Creating Strong Protagonists: Ant-Man

Balancing all the factors necessary to create a strong protagonist is difficult. There are a multitude of clichés and downright pitfalls to navigate around. Some people seem to have the magic when it comes to writing characters. Others throw up their hands in despair: “All my characters have my same personality! My readers will absolutely hate this 2-D cardboard cutout!”

After taking a college film class in the spring, I began analyzing films for fun. One film that nails its protagonist is Ant-Man. At first glance, Scott Lang has nothing going for him when it comes to being a main character that viewers would love. He’s an ex-felon, with nothing more than a flimsy promise to go straight. Setting aside surface attributes (Scott’s sense of humor, his mishaps), there are three things that made him a terrific protagonist.

He has an understandable goal.

None of Scott’s goals are astronomical. His first commitment as a character is to refuse a chance at crime and pledge to go straight. At first, that’s a motivating factor for him by itself. Then, we as the viewers are introduced to the core of his heart: Cassie. For a character that received relatively little screen time (prior to Scott choosing to make a return to crime), she immediately becomes a adorable child character without the annoying aftertaste of a Mary Sue. When he’s unable to see Cassie consistently, we are able to associate with his pain. Not all of us have had a child that we are trying to gain visitation rights to. However, everyone felt like a dwarfed failure in the face of a difficult relationship or goal. The experience of failure is universal, which is why Scott Lang and Cassie immediately wrap around our heartstrings.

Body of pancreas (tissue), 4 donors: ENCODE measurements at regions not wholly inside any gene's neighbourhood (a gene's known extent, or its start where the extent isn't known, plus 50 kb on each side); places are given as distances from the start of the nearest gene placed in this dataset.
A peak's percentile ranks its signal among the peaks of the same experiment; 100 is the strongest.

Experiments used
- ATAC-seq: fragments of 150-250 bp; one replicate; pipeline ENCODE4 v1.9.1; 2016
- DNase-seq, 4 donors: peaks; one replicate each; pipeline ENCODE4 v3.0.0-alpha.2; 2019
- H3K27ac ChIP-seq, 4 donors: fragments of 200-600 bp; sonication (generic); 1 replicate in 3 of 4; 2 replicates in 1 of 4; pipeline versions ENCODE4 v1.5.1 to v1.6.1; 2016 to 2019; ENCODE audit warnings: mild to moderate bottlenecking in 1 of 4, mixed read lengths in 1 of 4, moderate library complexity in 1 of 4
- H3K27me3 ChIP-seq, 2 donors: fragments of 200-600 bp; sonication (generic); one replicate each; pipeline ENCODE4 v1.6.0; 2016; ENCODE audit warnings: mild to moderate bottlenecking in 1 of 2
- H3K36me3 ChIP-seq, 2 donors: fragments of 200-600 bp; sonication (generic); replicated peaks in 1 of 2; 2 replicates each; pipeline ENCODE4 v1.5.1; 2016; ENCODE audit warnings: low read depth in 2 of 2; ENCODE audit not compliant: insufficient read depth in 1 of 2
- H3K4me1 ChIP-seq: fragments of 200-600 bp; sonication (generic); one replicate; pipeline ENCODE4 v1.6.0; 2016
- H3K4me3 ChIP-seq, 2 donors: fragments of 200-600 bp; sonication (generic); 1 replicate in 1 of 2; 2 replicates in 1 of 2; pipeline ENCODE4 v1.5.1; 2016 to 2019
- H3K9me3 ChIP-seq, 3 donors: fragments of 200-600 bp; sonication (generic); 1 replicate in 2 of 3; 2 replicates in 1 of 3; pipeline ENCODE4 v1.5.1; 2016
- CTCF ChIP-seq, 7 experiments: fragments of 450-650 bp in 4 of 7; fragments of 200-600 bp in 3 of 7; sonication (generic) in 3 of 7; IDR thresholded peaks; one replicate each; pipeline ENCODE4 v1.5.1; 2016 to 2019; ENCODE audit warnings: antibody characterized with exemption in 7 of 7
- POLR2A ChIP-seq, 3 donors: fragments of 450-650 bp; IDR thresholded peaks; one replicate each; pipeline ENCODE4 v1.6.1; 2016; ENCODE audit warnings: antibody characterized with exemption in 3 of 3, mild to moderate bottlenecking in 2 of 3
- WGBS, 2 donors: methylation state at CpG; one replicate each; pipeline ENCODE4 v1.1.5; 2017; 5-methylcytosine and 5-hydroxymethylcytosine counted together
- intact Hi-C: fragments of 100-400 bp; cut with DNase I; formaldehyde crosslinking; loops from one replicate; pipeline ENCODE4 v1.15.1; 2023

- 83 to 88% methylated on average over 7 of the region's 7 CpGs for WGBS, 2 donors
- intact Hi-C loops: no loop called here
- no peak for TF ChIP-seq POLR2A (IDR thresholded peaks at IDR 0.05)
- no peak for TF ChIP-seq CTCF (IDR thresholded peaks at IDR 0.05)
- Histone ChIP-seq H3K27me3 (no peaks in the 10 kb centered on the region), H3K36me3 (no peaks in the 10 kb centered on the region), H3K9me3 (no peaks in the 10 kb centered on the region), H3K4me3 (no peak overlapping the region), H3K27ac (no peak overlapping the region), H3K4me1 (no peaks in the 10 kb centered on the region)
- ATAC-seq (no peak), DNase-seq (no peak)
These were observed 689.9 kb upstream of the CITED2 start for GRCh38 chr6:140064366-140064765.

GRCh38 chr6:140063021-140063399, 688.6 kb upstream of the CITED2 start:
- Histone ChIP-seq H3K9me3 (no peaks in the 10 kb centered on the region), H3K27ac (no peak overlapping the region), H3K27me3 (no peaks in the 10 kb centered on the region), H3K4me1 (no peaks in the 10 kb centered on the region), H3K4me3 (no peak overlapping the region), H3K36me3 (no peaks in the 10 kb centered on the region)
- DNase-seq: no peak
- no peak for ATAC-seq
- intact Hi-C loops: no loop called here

He’s driven by a key relationship.

More on this in Thursday’s post, but since humans are naturally social creatures (some more so than others), having a relationship that we can root for is often more attractive than a lone wolf with no attachments. Scott’s choices are driven by this relationship and what he wants to accomplish in it: he wants to make sure that he measures up to who Cassie thinks he is.

He makes understandable mistakes.

There is a difference between understandable mistakes and stupid mistakes. If your hero constantly makes dumb choices without any background for those decisions, he would quickly alienate readers. Scott Lang, out of desperation and no one wanting to give him a job (apparently if Baskin Robbins rejects you, then you qualify as the scum of the working world), chooses to abandon his promise to go straight. He tries to execute a robbery that goes pathetically haywire. However, we understand. How many times have all of us stepped out on a limb while trying to get something that matters most to us? Scott is trying to get the money he needs to gain visitation rights with his daughter. This creates an internal conflict within readers, too. While we understand, we’re hoping that he doesn’t get caught, that he turns around.

Creating a strong protagonist takes practice and knowledge. However, it provides authors with immense power. Readers will often ignore poor plot or theme in order to follow the adventures of love-able characters. Pouring time into building characters from the ground up—whether your strong suit is plot or characters—will undoubtedly pay off.


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